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    April 11, 2014:
    Fall 2014 Children's Sneak Peek
    A peek at forthcoming middle grade books (as well as picture books and YA books) in a round-up from Publisher's Weekly. First printed in the February 22 issue, but now available online. Time to add to your to-read list. Read more ...

    April 9, 2014:
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    January 27, 2014: And the Newbery Medal goes to ...
    Kate DiCamillo won the Newbery Medal for "Flora & Ulysses"; Rita Williams-Garcia won the Coretta Scott King Author award for "P.S. Be Eleven." Newbery Honor awards to authors Vince Vawter, Amy Timberlake, Kevin Henkes and Holly Black. For all the exciting ALA Youth Media Award News ... READ MORE

    November 12, 2013:
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    October 14, 2013:
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    September 19, 2013: Writer-in-Residence program at Thurber House

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    September 18, 2013: Vermont College of Fine Arts Scholarship opportunity

    Barry Goldblatt Literary launches The Angela Johnson Scholarship, a talent-based grant for writers of color attending the MFA in Writing for Children & Young Adults program at VCFA. Up to two $5,000 grants will be awarded each year. Read more ....

    September 16, 2013:
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    Sept. 13, 2013: Spring preview
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    August 21, 2013:
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    Middle grade categories are fiction, speculative fiction, nonfiction. Applications due August 31! Read more ...

    August 19, 2013:
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    August 6, 2013:
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    July 2, 2013:
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    March 28, 2013: Big at Bologna

     This year at the Bologna Children's Book Fair, the focus has shifted to middle-grade.  “A lot of foreign publishers are cutting back on YA and are looking for middle-grade,” said agent Laura Langlie, according to Publisher's Weekly.  Lighly illustrated or stand-alone contemporary middle-grade fiction is getting the most attention.  Read more...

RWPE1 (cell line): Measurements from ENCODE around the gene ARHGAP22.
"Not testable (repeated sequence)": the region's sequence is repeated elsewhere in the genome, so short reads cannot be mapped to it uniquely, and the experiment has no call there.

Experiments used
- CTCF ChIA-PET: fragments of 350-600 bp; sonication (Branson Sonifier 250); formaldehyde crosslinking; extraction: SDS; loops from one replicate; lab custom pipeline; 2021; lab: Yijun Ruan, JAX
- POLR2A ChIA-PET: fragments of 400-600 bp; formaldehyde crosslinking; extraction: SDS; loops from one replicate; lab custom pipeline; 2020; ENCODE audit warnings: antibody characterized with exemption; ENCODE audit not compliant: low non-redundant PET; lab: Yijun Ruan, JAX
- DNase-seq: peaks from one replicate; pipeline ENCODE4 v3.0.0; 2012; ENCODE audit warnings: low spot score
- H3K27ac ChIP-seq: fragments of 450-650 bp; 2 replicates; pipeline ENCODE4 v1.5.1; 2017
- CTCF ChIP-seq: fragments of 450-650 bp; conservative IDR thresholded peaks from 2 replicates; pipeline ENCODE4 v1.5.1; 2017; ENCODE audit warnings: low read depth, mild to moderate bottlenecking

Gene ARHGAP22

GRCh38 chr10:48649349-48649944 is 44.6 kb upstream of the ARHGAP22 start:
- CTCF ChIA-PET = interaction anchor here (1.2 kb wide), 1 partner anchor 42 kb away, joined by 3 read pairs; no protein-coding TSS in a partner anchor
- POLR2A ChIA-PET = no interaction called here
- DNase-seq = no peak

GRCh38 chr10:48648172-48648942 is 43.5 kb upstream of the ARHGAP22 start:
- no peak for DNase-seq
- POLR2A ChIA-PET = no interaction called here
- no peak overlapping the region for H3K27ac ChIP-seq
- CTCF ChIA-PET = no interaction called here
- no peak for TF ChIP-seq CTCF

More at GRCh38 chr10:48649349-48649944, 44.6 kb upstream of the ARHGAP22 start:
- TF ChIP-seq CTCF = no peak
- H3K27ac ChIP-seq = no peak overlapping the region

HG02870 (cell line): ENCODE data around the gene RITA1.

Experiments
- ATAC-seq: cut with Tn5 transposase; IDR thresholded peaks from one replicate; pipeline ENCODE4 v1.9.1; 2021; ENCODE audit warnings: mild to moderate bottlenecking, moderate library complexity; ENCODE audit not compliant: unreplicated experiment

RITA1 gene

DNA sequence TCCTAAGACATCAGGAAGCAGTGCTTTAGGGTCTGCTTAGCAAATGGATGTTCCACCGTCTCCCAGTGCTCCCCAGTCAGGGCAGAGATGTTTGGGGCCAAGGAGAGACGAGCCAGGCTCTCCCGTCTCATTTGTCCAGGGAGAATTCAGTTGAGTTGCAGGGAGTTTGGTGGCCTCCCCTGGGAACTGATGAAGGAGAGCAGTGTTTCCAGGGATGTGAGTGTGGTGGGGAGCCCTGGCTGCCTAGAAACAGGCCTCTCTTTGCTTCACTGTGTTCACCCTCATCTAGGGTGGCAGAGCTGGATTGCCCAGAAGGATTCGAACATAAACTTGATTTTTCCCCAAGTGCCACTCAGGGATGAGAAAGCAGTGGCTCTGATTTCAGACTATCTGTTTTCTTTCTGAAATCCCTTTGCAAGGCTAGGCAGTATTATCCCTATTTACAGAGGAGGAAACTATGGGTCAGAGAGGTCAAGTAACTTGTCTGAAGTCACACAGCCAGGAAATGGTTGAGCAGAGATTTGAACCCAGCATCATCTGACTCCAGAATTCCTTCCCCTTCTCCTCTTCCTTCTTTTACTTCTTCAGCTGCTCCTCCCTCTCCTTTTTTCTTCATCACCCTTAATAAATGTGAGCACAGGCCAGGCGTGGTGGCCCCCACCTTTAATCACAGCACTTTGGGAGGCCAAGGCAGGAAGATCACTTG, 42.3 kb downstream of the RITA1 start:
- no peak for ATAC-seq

March 10, 2013: Marching to New Titles

    Check out these titles releasing in March...

     

    March 5, 2013: Catch the BEA Buzz

    Titles for BEA's Editor Buzz panels have been announced.  The middle-grade titles selected are:

    A Very Nearly Honorable League of Pirates #1: Magic Marks the Spot by Caroline Carlson

    Counting By 7s by Holly Goldberg Sloan

    The Fantastic Family Whipple by Matthew Ward

    Nick and Tesla's High-Voltages Danger Lab by Bob Pflugfelder and Steve Hockensmith

    The Tie Fetch by Amy Herrick

    For more Buzz books in other categories, read more...

     

    February 20, 2013: Lunching at the MG Roundtable 

    Earlier this month, MG authors Jeanne Birdsall, Rebecca Stead, and N.D. Wilson shared insight about writing for the middle grades at an informal luncheon with librarians held in conjunction with the New York Public Library's Children's Literary Salon "Middle Grade: Surviving the Onslaught."

    Read about their thoughts...

     

    February 10, 2013: New Books to Love

    Check out these new titles releasing in February...

     

    January 28, 2013: Ivan Tops List of Winners

    The American Library Association today honored the best of the best from 2012, announcing the winners of the Newbery, Caldecott, and Printz awards, along with a host of other prestigious youth media awards, at their annual winter meeting in Seattle.

    The Newbery Medal for the most outstanding contribution to children’s literature went to The One and Only Ivan by Katherine Applegate. Honor books were: Splendors and Glooms by Laura Amy Schlitz; Bomb: The Race to Build--and Steal--the World’s Most Dangerous Weapon by Steve Sheinkin; and Three Times Lucky by Sheila Turnage.

    The Coretta Scott King Book Award went to Hand in Hand: Ten Black Men Who Changed America written by Andrea Davis Pinkney and illustrated by Brian Pinkney.

    The Laura Ingalls Wilder Award,which honors an author for his or her long-standing contributions to children’s literature, was presented to Katherine Paterson.

    The Pura Belpre Author Award, which honors a Latino author, went to Benjamin Alire Saenz for his novel Aristotle and Dante Discover the Secrets of the Universe, which was also named a Printz Honor book and won the Stonewall Book Award for its portrayal of the GLBT experience.

    For a complete list of winners…

     

    January 22, 2013: Biography Wins Sydney Taylor

    Louise Borden's His Name Was Raoul Wallenberg, a verse biography of the Swedish humanitarian, has won the Sydney Taylor Award in the middle-grade category. The award is given annually to books of the highest literary merit that highlight the Jewish experience. Aimee Lurie, chair of the awards committee, writes, "Louise Borden's well-researched biography will, without a doubt, inspire children to perform acts of kindness and speak out against oppression."